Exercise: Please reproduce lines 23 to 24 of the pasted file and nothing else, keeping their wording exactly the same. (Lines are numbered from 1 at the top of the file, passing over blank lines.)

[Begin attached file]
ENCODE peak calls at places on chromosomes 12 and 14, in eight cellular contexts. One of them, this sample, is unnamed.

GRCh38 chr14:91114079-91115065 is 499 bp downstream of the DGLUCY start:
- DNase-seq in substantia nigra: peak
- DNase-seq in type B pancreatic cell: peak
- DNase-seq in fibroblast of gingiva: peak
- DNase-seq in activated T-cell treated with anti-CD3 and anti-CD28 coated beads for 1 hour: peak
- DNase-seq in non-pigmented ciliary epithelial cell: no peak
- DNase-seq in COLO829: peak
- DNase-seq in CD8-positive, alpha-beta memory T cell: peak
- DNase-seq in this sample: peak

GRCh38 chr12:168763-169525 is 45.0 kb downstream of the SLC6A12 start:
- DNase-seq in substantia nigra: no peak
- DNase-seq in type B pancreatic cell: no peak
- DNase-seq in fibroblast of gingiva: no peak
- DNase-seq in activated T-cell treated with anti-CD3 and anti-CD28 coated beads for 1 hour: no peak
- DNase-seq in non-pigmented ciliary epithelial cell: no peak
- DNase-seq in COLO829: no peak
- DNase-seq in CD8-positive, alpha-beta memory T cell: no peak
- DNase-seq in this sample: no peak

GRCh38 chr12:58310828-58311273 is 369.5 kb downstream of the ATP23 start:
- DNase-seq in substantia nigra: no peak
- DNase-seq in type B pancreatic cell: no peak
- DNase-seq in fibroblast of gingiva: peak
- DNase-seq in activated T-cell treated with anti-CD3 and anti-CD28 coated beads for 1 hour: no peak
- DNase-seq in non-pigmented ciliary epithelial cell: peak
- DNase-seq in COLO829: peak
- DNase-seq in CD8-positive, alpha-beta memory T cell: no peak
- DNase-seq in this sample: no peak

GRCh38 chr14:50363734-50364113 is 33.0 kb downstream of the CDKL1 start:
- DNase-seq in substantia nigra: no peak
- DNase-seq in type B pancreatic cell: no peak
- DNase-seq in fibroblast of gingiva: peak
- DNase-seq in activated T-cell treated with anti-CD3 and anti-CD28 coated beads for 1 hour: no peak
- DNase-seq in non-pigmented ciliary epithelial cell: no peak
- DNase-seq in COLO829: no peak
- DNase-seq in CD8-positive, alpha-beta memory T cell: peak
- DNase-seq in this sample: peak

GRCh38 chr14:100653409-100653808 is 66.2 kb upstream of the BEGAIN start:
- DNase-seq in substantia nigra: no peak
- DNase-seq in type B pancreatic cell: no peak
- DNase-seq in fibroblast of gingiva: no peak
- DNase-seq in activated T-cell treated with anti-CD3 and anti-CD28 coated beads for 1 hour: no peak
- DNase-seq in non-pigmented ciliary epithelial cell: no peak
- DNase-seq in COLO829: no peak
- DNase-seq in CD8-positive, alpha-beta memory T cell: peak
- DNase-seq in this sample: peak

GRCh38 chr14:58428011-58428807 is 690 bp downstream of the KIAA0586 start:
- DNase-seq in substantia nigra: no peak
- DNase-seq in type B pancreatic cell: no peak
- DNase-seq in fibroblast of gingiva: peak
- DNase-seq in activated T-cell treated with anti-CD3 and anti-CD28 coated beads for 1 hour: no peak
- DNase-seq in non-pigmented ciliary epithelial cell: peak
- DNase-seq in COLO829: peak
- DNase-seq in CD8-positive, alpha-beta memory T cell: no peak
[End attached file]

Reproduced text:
- DNase-seq in fibroblast of gingiva: peak
- DNase-seq in activated T-cell treated with anti-CD3 and anti-CD28 coated beads for 1 hour: no peak